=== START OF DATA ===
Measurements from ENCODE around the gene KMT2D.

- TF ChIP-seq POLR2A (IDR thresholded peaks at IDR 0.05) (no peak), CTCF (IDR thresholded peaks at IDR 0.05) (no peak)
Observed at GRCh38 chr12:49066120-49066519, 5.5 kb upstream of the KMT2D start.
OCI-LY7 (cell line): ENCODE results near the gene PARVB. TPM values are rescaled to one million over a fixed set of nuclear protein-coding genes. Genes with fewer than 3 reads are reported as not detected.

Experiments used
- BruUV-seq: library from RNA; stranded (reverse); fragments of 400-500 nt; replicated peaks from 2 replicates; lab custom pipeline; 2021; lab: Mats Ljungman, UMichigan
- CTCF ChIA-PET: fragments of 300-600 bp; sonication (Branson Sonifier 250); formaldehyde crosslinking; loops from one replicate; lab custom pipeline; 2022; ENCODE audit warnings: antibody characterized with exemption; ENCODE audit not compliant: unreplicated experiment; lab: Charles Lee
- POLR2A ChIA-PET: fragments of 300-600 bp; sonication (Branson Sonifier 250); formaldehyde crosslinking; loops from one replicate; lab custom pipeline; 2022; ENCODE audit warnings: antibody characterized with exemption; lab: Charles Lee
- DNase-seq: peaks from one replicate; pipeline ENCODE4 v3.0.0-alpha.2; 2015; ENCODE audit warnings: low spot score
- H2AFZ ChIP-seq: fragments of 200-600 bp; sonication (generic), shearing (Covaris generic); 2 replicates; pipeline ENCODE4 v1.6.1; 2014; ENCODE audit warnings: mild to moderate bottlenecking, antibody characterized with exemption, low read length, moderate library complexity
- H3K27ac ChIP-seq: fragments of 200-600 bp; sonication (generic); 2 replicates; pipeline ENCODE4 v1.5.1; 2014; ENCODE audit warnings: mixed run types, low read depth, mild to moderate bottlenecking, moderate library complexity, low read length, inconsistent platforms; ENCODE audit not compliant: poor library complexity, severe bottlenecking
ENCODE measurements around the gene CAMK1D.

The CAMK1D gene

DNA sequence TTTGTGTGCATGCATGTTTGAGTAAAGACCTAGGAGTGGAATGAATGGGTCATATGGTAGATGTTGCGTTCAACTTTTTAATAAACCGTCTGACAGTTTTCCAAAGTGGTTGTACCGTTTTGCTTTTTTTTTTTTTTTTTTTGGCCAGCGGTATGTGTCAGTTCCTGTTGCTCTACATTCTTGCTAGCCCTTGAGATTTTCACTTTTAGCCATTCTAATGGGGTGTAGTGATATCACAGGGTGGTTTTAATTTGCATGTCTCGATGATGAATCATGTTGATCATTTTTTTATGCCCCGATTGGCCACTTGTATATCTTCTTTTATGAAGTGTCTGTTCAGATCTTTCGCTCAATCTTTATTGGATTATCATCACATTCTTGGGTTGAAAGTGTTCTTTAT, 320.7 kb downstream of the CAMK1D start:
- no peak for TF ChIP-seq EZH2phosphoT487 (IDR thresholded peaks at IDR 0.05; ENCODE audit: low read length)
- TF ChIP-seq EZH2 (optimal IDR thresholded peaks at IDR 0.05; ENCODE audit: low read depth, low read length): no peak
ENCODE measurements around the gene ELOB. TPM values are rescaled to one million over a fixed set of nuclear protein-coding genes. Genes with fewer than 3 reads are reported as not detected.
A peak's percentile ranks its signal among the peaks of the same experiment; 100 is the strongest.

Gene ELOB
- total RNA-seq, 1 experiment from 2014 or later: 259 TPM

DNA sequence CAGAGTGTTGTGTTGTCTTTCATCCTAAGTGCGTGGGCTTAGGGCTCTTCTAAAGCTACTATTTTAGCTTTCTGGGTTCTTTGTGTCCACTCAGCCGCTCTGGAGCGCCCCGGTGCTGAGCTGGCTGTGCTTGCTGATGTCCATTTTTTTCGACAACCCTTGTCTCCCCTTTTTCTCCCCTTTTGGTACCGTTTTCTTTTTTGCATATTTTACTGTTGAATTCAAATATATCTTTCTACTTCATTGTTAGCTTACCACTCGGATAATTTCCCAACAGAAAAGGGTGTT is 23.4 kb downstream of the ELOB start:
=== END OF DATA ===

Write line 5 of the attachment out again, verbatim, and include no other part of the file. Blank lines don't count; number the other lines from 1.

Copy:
Experiments used